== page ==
Cursive Writing: Worthwhile?

Avatar for cmkristy
iVillage Member
Registered: 07-05-2005
Cursive Writing: Worthwhile?
9
Tue, 09-03-2013 - 1:04pm

Last week, elementary school students returned to the classroom in Archdale, N.C., with a new subject on the mandatory agenda: cursive writing. It’s a debate that has been simmering among experts, parents andteachers all summer, with some arguing that, in a digital age, mandatory cursive instruction is a step backwards while others believe it’s a long-held cultural tradition worth preserving.

Signed into law by Gov. Pat McCrory in June, the State’s “Back to Basics” bill requires all North Carolina public schools to teach cursive (as well as memorization of the multiplication tables), and that students are able to create “readable documents” in “legible cursive handwriting” by the end of fifth grade. The nationalCommon Core Standards do not include handwriting, so the 45 states that have adopted the curriculum so far are free to pass legislation that requires cursive.

Learning cursive writing: Is it worthwile or a waste of time? - http://www.today.com/moms/learning-cursive-writing-it-worthwhile-or-wasted-time-8C11045379

Where do you stand on the issue?  Is it worthwhile for students to learn cursive handwriting?

 photo snowsiggy.png

iVillage Member
Registered: 04-18-2012
Tue, 09-03-2013 - 3:05pm

I think it is a total waste of time.  Wouldn't it be more wise in this day and age to spend the time teaching children how to be technologically literate?

iVillage Member
Registered: 10-23-2001
Wed, 09-04-2013 - 4:35am
Sadly, not worthwhile. In recent past years my kids have just brought home these workbooks that they've been allowed to keep to develop the skill but there's not a lot of emphasis in school anymore.

 


 


Community Leader
Registered: 04-07-2008
Wed, 09-04-2013 - 9:45am

I am not sure that forcing cursive writing is worthwhile but I do see the need to make sure that a child can produce a handwritten readable document. I homeschool my children and while I did teach them cursive, I do allow them to use whatever style of writing they choose for documents or daily work as long as they are neat and legible. Since we do live in a world where most things are typed and printed, I have put far more emphasis on keyboarding skills and proper document format than handwriting.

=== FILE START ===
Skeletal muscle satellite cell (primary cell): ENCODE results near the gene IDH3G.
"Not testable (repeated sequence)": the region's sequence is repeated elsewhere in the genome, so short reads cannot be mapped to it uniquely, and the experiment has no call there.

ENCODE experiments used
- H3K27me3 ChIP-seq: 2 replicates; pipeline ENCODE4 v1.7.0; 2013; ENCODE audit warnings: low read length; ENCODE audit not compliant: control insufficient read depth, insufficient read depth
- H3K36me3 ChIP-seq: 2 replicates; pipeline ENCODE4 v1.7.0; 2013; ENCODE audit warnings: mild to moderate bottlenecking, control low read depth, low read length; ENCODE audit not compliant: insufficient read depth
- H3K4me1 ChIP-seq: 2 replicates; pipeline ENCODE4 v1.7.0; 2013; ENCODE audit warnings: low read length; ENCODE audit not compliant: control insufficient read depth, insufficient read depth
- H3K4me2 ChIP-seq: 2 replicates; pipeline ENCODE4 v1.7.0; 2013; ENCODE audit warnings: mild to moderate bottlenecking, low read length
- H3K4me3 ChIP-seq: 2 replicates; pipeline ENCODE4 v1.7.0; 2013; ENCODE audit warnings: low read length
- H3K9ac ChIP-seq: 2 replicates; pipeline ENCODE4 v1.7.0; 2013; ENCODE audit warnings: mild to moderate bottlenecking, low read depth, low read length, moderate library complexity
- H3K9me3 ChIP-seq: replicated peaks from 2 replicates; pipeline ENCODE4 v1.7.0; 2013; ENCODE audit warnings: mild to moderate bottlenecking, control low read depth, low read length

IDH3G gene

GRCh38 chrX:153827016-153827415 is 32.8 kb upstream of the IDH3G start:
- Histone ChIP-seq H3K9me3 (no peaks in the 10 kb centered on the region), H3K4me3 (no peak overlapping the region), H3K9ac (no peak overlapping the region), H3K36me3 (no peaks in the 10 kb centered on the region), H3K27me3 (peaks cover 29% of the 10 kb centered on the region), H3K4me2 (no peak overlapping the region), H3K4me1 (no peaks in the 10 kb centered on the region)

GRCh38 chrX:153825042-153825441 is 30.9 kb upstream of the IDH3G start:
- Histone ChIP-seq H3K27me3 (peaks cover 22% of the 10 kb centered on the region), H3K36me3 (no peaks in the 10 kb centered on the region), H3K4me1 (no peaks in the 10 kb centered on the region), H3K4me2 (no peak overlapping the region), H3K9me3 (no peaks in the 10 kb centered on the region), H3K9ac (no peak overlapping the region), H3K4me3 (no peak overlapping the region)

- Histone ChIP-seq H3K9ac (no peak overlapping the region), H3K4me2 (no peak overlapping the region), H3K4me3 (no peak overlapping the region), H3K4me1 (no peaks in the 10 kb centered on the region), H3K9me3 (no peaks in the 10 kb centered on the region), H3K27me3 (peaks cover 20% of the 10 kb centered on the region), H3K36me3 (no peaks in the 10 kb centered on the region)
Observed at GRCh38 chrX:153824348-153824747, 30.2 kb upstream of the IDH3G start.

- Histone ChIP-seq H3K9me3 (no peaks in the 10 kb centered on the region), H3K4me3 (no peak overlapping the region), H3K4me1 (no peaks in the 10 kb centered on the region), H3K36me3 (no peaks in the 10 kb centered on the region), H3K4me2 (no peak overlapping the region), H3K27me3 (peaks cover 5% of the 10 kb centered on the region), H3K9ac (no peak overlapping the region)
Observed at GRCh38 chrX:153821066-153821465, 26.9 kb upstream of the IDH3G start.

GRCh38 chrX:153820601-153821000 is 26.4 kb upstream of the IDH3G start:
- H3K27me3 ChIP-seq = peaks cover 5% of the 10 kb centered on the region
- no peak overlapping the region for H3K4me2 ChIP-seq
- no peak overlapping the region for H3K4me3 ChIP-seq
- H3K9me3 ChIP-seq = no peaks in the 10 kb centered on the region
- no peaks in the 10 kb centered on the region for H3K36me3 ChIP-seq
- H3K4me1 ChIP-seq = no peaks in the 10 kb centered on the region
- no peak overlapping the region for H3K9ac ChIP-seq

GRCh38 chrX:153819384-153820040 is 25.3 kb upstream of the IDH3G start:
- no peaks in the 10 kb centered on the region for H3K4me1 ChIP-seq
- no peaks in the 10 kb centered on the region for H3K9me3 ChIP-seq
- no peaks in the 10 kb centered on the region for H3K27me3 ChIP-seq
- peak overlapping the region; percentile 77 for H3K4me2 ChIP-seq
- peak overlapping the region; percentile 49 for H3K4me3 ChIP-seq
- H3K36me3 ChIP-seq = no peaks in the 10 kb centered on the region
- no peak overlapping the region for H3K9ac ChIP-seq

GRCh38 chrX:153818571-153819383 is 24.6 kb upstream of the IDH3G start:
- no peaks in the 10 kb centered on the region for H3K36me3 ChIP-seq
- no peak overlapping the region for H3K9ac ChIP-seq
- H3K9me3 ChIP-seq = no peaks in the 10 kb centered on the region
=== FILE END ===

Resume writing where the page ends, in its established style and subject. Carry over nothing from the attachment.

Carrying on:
Karla
Community Leader
WALKING
EXERCISE and HEALTHY LIVING

Community Leader
Registered: 10-01-2010
Wed, 09-04-2013 - 9:48am

Since I started researching the history of my 1850 house, and the families that have lived in it - I realized how important it will be for future generations to be able to read cursive writing. Imagine a day when our decendants look back at diaries, journals, letter, notes, backs of photos, etc of our ancesters - and be completely unable to read them??

iVillage Member
Registered: 05-27-1998
Thu, 09-05-2013 - 10:13am

This is exactly what I was thinking, Catherine. People who don't learn cursive won't be able to read it, and even in a digital age, not every antique document has been digitized. Anyone who takes a history class in college will be required, at least once, to look at primary source documents written in cursive. It's hard enough for someone who does know modern cursive to read something in an 18th or 19th century hand, but it will be impossible for someone who can only print or type.

I don't think kids should be graded on their handwriting, merely taught the basics, but they should learn how to read and write cursive. This is basic literacy, IMO.

iVillage Member
Registered: 04-16-2009
Thu, 09-05-2013 - 4:15pm

How about signing one's name?

Until we are using retinal scans, there will be stil a need for people to sign documents. Printed signatures are very easy to forge.

Learning to write cursive is not that difficult. It is also good to help develop fine motor skills. Next, they will say that kids learning to print is a waste of time. They can type everything so why bother.

Avatar for 3togetready
iVillage Member
Registered: 10-19-1999
Thu, 09-05-2013 - 6:48pm

When I was a kid in third grade you learned cursive writing and then that was how you were to write everything in class. I have three children 26, 17, and16 and they all learned cursive in third grade but never had to use it. They can all sign their names but that it about it. I only write in cursive and tell thm it is a much faster way to write. They think I'm old and crazy. lol 

iVillage Member
Registered: 04-16-2009
Sat, 09-07-2013 - 9:48am

My kids are 25 and 23 and they still write cursively. But they both went to university; note taking and writing exams etc.. And  in elementary and high school, they wrote all their tests and exams.

They started to learn in in Grade 2. It's not such a big deal to learn.

iVillage Member
Registered: 10-17-2012
Mon, 09-16-2013 - 2:13am

Of course it should be taught, it's an efficient, practical method of writing and also enables people the ability to read the writings of others who use the script.  The same "progressive" sots that think we should throw away cursive writing would probably also advocate throwing away traditional spelling in favor of the more modern "appreviated," "phonetic" method used by "texters," and support doing away with math in favor of handing out calculators.